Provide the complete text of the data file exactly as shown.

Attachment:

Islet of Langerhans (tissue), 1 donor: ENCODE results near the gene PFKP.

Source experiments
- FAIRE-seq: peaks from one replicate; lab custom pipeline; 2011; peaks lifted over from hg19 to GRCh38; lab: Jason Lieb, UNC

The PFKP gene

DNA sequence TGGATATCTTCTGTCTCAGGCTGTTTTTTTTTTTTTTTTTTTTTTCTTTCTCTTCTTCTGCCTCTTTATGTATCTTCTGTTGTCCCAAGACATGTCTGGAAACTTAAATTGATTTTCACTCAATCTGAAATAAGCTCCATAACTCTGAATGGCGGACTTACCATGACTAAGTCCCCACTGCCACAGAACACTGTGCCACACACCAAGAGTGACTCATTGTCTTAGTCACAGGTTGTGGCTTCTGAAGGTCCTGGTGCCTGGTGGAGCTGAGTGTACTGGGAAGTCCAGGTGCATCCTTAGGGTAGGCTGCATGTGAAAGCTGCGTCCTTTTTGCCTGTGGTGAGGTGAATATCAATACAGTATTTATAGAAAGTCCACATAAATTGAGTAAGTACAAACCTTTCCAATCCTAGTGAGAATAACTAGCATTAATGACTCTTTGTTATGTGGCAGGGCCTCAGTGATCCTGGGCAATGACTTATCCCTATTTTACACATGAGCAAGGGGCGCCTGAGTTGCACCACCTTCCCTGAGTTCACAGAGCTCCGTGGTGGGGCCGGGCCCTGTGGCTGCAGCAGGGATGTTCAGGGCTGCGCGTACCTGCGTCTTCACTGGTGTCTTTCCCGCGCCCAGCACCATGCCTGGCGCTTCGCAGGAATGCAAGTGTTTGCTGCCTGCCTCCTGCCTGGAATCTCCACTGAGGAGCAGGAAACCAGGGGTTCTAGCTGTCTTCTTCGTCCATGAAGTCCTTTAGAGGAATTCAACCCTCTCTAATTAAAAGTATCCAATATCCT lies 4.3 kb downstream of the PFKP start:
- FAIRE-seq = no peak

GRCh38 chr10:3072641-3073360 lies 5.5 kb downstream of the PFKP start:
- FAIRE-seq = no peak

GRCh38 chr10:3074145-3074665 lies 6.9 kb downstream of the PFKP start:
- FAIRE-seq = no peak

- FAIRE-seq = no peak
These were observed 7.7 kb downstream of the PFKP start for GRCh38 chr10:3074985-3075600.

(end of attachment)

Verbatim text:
Islet of Langerhans (tissue), 1 donor: ENCODE results near the gene PFKP.

Source experiments
- FAIRE-seq: peaks from one replicate; lab custom pipeline; 2011; peaks lifted over from hg19 to GRCh38; lab: Jason Lieb, UNC

The PFKP gene

DNA sequence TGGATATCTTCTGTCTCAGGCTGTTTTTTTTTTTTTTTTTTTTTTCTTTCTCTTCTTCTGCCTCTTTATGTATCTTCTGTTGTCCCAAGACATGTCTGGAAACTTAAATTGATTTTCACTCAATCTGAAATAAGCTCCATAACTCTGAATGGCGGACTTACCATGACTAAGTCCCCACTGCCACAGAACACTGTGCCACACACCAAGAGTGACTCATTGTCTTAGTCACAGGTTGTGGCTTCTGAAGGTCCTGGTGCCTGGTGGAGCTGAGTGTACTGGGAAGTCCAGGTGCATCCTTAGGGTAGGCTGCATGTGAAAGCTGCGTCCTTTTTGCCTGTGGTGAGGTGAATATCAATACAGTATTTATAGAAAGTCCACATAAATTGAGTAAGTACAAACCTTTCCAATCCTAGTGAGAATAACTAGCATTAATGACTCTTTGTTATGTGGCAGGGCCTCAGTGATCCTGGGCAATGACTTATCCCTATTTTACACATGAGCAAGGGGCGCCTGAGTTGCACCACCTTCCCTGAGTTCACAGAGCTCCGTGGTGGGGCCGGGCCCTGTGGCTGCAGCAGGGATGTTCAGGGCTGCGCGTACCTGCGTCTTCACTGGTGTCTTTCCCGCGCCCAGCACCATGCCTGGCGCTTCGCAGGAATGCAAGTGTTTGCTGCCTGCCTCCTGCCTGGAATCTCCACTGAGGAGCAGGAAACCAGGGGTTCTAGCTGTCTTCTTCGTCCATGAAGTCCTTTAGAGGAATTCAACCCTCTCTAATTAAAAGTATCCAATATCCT lies 4.3 kb downstream of the PFKP start:
- FAIRE-seq = no peak

GRCh38 chr10:3072641-3073360 lies 5.5 kb downstream of the PFKP start:
- FAIRE-seq = no peak

GRCh38 chr10:3074145-3074665 lies 6.9 kb downstream of the PFKP start:
- FAIRE-seq = no peak

- FAIRE-seq = no peak
These were observed 7.7 kb downstream of the PFKP start for GRCh38 chr10:3074985-3075600.